While most Agile practitioners are familiar with Scrum and Kanban, less are versed in the mix of the two – Scrumban. An in-between framework that aims to bring the best of both worlds together. Which parts of both approaches does it take? And how can they work together? You will find all of this and more information below.
There is no talking about the history of Scrumban before mentioning how Scrum and Kanban became associated with Agile. Both of Scrumban parent frameworks were introduced into managing software development teams for effectiveness and creation of value.
Jeff Sutherland and Ken Schwaber first introduced the Scrum process in 1995 as a way to run small effective teams. In 2001 the Agile Manifesto was released, defining the 4 values and 12 principles all Agile applications should follow. And the number of teams using Scrum as their main Agile approach started to grow.
Then, in 2004 David J. Anderson suggested applying Kanban practices to software development projects. The approach has already proven to be valuable in manufacturing and the same practices were now being applied to delivering software. Kanban offered a visual task board to control the process, identify bottlenecks and provide a constant flow of work.
Teams that previously used Scrum, became more and more interested in Kanban, as it offered a less constrained process and more flexibility. And this is where the first talks of Scrumban happened. It was proposed that teams transitioning from Scrum to Kanban will need an in-between method. To accommodate this need, Scrumban was created.
Scrumban was meant to be a steppingstone between the two practices, but it soon became clear that it is good enough to be a separate Agile framework. It offered a sweet middle spot between Scrum and Kanban and thus stayed as another option for Agile practitioners.
To understand how Scrumban works, you should first get to know at least a little bit about its origins – Scrum and Kanban. Both these frameworks are similar in some ways, but at the same time very different.
Scrum is an Agile framework that runs projects in 1-4-week iterations called Sprints. The teams plan, deliver and review work in these increments, while performing strictly scheduled meetings to ensure continuous improvement.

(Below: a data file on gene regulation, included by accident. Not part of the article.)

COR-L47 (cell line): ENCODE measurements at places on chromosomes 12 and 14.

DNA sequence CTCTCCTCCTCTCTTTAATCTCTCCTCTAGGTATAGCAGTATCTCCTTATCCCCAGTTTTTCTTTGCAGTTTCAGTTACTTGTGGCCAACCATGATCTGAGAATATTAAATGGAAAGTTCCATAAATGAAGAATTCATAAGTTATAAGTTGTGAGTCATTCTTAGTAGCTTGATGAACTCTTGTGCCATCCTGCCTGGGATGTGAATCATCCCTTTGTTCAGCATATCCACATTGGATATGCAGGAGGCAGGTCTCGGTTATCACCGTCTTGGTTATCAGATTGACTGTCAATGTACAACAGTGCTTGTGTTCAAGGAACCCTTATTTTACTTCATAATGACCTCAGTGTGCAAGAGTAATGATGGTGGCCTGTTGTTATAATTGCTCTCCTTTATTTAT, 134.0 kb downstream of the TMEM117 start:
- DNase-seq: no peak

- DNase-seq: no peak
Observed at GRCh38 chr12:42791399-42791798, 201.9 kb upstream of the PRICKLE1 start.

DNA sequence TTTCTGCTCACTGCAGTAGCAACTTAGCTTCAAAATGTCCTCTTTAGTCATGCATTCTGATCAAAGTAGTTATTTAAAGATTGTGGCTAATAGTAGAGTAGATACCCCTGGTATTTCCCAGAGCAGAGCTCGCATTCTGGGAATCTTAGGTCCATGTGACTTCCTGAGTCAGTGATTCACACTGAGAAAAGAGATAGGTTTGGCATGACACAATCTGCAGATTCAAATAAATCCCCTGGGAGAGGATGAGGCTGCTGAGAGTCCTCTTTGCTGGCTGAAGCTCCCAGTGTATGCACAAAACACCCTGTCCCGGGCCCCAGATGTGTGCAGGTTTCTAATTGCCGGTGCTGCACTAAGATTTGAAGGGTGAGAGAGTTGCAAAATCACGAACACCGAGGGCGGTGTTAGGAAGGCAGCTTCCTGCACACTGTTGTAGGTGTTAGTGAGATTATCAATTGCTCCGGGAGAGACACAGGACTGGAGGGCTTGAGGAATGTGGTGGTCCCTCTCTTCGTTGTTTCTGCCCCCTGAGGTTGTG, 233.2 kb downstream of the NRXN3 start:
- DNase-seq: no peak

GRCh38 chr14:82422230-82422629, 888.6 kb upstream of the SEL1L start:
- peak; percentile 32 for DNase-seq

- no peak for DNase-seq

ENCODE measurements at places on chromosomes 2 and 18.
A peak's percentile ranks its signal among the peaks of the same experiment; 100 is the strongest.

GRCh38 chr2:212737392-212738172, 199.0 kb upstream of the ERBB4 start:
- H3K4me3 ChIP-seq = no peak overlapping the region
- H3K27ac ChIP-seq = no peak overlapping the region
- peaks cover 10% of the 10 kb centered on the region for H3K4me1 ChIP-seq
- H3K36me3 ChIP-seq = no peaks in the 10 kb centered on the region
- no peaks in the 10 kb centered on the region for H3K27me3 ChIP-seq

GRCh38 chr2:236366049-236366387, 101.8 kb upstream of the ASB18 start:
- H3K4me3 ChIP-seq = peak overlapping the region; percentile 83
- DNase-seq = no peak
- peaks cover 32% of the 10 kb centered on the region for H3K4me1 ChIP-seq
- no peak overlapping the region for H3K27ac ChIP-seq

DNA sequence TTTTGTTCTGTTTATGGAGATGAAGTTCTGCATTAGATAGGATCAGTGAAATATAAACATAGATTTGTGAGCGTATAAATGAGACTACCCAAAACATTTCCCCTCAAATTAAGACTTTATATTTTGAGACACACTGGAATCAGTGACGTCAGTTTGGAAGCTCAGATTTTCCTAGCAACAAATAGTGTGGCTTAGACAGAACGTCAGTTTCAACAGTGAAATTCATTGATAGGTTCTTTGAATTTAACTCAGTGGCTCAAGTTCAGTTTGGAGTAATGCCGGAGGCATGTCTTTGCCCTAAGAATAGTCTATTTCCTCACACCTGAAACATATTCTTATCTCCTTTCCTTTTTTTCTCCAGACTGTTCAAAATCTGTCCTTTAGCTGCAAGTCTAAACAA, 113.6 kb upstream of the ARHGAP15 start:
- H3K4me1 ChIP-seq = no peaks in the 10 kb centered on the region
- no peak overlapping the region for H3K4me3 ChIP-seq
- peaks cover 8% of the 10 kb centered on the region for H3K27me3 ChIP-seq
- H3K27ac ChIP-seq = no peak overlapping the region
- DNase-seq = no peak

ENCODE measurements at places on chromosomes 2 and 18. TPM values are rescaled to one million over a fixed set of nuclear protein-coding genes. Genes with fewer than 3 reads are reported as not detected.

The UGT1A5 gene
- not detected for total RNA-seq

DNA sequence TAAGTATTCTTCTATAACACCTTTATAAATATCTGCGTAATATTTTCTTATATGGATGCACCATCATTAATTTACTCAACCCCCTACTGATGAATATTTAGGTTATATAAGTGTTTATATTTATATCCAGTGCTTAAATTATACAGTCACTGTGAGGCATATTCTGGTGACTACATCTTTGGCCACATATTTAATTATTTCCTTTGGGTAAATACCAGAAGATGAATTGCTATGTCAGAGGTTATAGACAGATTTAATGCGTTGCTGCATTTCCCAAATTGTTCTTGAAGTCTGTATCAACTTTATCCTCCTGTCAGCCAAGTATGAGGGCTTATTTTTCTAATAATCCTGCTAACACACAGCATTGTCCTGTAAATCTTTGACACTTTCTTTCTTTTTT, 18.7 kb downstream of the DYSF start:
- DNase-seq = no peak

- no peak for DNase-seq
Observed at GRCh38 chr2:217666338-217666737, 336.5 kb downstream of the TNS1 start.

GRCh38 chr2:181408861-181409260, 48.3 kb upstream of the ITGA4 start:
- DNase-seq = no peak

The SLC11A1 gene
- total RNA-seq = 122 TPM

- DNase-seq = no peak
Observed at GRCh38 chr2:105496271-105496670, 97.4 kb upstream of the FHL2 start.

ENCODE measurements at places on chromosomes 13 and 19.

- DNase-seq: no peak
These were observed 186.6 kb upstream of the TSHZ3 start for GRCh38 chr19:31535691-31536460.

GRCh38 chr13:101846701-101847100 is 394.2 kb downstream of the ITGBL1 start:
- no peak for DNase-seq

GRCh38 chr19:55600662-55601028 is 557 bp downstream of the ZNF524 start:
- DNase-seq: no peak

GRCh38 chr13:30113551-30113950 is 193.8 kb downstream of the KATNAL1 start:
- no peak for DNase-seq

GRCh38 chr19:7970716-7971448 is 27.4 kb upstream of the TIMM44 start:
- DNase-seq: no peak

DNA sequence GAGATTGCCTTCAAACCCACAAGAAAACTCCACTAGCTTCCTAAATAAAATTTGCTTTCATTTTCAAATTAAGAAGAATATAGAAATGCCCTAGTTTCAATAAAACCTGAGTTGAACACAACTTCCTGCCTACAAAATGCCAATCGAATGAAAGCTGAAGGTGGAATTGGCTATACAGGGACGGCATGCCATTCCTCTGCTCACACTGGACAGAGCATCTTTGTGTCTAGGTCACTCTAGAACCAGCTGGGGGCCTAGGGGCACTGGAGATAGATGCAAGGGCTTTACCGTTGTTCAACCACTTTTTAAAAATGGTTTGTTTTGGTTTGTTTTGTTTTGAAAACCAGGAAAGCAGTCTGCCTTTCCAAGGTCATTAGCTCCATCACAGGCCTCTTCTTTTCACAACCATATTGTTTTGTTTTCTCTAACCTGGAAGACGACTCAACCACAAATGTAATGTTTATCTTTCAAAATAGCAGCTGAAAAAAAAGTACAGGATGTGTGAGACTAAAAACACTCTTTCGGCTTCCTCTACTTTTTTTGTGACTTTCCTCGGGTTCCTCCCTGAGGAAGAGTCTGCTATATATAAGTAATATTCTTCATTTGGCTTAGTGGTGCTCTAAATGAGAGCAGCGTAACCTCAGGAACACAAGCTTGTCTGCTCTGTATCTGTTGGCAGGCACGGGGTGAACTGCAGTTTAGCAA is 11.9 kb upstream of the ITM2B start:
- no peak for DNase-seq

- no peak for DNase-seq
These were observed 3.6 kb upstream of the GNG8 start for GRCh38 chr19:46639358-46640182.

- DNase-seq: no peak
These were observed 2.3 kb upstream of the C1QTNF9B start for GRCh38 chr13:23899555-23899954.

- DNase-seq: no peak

Kanban on the other hand is not much of a framework, but more of an approach to deliver just what is needed, focusing on limited amount of work at all times. The team plans and reviews work based on demand and do not go by any specific roles or meetings.
So how do these two work together? Scrumban uses the iteration and meeting structure of Scrum and visualizes work on the Kanban board. Keeping both the order and the flexibility of the two frameworks.
Scrum, Kanban and Scrumban were first introduced as a better way to deliver software. However, since then these frameworks proved to not only be applicable, but beneficial in many other fields where there is a need for a structured, yet clear process.
While it is easy to say that Scrumban is a mixture of the two most popular Agile approaches, understanding what this means is a little different. To make sure everything is crystal clear, lets overview the roles, tools and practices that Scrumban projects use. This way understanding all the elements it is composed of.
If you are coming to Scrumban from Scrum, there may be an expectation for certain roles. However, this is where Kanban approach of professional teams takes over. While the team can choose to keep their previous Scrum roles, there is no requirement for a Product Owner or a Scrum Master.
Instead, the Scrumban team should be a set of professionals capable of pulling tasks from the backlog and finishing them to completion. In fact, if you have a working team structure, there is no need to change it. Simply reinforce the roles you have and make sure the team can work autonomously towards the end goal.